Green is the primary colour that hints to our primitive relationship with the first creation of the world – nature. Considered the key colour that represents purity, health, and freshness, green has been traditionally associated with brands that encourage growth, vitality, and productivity (think Starbucks and EverNote!). Gentle, invigorating and relaxing, green also represents connection. Connection to ourselves, to the quiet moments in our lives, to nature itself. It is not a mere coincidence that people evade from the concrete jungle of big cities to disconnect from the mundane and connect to the wilderness of nature. Green means the return to the primal roots, to the pristine kingdom of inner peace and tranquillity.
Green is also strongly linked to spirituality and soul-searching. This is because vitality in the sense of physical health also expands to the freshness of the soul and to the tranquillity of the mind. The act of leaving the hustle and bustle of the crowded cities is, in fact, a symbol for returning to the stillness of our minds. When people take exotic holidays or find refuge in recluse mountains, they are not merely seeking a physical relief from the world. What they wish for, in truth, is to reconnect to the space within themselves that is not disturbed by the noisiness of their daily existence. Green takes us back to the place that we subconsciously long for – the innocent, virgin land of our undisturbed and unaltered peace of mind.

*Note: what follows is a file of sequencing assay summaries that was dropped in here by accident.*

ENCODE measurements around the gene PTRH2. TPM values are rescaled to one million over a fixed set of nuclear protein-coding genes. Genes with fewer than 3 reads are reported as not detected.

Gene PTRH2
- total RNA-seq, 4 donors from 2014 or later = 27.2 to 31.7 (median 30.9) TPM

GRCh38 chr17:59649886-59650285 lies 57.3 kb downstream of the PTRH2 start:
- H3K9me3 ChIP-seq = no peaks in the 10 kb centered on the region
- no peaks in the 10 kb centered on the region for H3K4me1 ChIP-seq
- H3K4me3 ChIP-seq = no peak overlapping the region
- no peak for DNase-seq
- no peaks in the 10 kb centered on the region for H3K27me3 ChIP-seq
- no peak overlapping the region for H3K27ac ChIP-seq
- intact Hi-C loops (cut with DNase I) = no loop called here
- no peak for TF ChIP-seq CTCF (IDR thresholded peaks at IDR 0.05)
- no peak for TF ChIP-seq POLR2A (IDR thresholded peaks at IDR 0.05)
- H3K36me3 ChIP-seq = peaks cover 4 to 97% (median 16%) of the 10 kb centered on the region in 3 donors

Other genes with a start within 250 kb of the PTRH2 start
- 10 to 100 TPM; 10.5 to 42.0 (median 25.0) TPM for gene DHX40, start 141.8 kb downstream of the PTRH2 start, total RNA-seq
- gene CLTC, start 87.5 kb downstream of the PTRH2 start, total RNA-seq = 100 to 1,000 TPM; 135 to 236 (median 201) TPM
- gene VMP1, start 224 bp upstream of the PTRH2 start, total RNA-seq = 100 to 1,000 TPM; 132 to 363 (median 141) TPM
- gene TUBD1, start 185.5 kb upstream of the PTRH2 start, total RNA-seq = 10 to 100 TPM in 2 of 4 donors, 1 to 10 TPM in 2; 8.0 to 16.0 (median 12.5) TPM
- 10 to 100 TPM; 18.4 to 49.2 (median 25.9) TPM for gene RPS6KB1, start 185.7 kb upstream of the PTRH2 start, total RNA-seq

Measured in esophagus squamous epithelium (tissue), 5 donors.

Like one of its relative colors – turquoise – green promotes balance, grounding, and security. Did you notice that many waiting rooms in the doctors’ offices are painted green? This is a strategy used to put people at ease or help them find the mental balance and clarity they need when they have to make an important decision. Besides serenity, another key characteristic of nature is growth. Hence the very common association of green with brands that promote productivity, organization, focus, and strategic thinking. These elements are the prerequisites of growth, which is the most organic inclination of both human beings and nature.
Because green results from the combination of the two primary colours blue and yellow, green can be easily adapted to evoke a broader spectrum of emotions. Since blue makes us think of trust and security and yellow is often associated with youthfulness and positivity, we can use various shades of green (either those inclining towards yellow or towards darker green) to play around with different emotional subtypes. For example, you can use green to induce peace of mind, health, and serenity, or you can hint towards the freshness, vitality, and playfulness of the nature.